Of course, the skeptics squad is mostly fascinated with observed trends rather than projections, so there’s plenty of semi-healthy discussion of this stuff in the blogs. (A bit obsessed with short term variability, a bit confused about the sources thereof, but at least worried about real data.) But it’s not the healthy stuff that concerns me here.
It’s inconceivable that this sort of thing could really be at the root of all the hostility directed at the scientific community. Consider, though, this comment from “Glenn”:
Since its temperature graphs you want to talk about, note that your GISS graphs have come under heavy attack for their use of data affected by station dropout and poor siting. More valid graphs of atmospheric temperature trends come from the UAH satellite data – and they show essentially no change over the 30 years of data collection.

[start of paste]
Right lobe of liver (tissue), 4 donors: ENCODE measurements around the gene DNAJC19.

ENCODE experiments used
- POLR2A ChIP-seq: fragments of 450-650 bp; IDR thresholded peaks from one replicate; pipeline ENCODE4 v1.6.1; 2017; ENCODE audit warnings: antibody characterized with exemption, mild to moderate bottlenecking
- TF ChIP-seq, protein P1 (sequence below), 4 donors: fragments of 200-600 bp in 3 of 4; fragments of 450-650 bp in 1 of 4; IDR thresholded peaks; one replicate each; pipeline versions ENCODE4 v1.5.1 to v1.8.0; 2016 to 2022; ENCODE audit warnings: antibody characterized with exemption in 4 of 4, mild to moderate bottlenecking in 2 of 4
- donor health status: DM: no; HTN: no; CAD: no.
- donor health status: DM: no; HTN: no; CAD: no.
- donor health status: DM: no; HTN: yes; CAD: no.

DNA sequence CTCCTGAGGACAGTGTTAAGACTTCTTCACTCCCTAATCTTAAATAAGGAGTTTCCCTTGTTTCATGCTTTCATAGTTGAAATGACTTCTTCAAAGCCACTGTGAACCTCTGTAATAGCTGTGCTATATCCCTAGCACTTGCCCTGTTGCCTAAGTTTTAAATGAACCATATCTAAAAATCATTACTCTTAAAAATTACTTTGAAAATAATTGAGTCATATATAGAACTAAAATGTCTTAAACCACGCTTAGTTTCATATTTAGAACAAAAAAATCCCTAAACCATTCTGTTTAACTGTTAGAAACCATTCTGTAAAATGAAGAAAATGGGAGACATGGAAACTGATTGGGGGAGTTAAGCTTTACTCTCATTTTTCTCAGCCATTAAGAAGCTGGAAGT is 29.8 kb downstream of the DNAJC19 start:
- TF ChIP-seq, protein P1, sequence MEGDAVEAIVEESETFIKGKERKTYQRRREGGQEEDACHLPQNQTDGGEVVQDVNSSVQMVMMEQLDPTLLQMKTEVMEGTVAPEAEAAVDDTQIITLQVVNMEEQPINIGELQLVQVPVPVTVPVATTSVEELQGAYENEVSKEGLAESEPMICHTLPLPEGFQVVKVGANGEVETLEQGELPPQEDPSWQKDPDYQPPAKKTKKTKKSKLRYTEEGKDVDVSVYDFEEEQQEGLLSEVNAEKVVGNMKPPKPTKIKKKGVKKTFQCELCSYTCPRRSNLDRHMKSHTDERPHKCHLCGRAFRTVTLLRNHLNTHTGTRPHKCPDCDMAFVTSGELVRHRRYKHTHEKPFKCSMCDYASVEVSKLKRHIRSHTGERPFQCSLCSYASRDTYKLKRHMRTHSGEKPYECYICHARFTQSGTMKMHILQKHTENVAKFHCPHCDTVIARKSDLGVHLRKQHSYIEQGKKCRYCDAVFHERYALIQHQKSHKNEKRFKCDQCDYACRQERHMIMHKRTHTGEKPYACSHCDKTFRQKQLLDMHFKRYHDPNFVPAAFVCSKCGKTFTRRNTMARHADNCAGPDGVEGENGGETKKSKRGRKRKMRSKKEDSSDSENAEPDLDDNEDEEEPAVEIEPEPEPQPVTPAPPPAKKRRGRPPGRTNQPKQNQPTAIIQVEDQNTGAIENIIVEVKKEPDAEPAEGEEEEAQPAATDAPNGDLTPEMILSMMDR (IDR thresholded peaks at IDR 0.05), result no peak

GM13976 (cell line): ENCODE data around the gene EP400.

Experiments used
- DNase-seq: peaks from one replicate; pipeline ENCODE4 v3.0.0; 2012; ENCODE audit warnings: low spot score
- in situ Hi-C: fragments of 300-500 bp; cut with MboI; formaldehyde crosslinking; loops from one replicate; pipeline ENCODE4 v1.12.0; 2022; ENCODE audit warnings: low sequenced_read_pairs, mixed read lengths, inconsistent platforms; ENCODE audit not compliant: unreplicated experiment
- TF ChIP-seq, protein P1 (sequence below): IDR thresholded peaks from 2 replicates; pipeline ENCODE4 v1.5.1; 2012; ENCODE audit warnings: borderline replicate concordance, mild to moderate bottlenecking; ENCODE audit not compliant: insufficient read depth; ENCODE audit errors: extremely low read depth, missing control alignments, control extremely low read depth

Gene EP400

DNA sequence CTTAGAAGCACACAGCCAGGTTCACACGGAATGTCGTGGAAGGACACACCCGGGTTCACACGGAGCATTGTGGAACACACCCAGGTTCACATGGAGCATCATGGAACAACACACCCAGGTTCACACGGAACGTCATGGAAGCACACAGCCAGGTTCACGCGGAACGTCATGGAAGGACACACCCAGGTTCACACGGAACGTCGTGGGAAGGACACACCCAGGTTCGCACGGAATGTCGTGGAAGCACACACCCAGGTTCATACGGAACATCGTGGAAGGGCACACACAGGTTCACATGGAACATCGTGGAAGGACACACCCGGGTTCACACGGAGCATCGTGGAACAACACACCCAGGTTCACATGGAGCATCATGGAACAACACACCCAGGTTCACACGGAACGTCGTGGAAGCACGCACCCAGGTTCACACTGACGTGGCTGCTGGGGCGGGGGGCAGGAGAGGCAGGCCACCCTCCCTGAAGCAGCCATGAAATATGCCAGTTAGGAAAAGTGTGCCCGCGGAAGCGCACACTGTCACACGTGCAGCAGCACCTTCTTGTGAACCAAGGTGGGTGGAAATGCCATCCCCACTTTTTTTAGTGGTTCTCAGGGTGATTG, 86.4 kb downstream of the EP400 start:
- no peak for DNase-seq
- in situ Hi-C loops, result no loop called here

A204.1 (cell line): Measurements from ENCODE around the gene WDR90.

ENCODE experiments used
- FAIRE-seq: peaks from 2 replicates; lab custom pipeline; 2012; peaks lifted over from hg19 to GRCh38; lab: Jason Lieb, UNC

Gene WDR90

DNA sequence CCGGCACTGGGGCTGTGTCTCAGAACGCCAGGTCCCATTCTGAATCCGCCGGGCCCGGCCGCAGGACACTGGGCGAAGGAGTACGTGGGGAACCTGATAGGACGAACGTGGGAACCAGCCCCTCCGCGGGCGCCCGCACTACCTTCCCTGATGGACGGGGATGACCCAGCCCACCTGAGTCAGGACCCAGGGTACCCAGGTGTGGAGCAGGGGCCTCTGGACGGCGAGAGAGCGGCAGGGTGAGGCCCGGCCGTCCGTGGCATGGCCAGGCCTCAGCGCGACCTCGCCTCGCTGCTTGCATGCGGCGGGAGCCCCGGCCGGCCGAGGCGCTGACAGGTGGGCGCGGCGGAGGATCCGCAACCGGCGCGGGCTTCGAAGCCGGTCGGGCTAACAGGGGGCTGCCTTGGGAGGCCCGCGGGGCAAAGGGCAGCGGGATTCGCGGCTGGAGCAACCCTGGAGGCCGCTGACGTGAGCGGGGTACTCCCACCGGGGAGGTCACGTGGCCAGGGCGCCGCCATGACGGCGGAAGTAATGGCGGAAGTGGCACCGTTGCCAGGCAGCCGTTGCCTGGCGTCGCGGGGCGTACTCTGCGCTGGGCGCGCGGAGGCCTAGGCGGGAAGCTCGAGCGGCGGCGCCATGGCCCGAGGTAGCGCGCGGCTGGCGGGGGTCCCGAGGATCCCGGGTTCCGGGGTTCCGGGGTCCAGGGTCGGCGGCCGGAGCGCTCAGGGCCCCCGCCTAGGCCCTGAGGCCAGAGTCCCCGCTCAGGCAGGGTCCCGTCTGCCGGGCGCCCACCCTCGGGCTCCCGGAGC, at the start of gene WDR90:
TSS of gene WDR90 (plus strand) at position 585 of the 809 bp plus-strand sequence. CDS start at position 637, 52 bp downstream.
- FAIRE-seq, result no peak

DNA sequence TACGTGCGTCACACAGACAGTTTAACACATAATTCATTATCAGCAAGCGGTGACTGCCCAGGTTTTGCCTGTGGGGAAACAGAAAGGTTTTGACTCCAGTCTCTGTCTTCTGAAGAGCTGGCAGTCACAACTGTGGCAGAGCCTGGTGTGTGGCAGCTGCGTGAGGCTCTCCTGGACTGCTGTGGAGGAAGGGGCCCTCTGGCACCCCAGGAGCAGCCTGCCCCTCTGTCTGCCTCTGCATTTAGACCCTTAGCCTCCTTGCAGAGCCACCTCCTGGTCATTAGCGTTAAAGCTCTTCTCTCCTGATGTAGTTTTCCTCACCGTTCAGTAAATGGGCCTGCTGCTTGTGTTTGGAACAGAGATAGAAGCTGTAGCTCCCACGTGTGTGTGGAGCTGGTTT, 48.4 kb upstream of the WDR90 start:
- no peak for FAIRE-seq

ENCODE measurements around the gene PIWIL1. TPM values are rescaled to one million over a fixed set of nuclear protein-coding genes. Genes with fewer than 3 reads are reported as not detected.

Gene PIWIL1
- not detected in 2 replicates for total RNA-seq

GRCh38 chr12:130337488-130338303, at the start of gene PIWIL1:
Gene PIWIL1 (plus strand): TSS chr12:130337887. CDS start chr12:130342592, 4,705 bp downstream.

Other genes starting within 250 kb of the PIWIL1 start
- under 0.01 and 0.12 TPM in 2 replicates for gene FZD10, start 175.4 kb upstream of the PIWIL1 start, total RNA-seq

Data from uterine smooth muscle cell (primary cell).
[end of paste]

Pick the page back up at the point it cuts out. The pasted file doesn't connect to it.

Glenn refers us to Joe d’Aleo’s blog, wherein we find the following:
Note the caption: Difference between NOAA and UAH and RSS. (Larger image link) This agrees with the preceding paragraph: “the difference started small but is now approaching 0.5 C”. Now if it were true, that would be a big deal.
But what if it were the case that the signals had high frequency differences but showed the same pattern over the long term? Well, that would mean that the individual measurements weren’t perfect but were fit to the purpose of extracting low frequencies and trends, wouldn’t it? Of course, the graph wouldn’t look anything like d’Aleo’s, would it.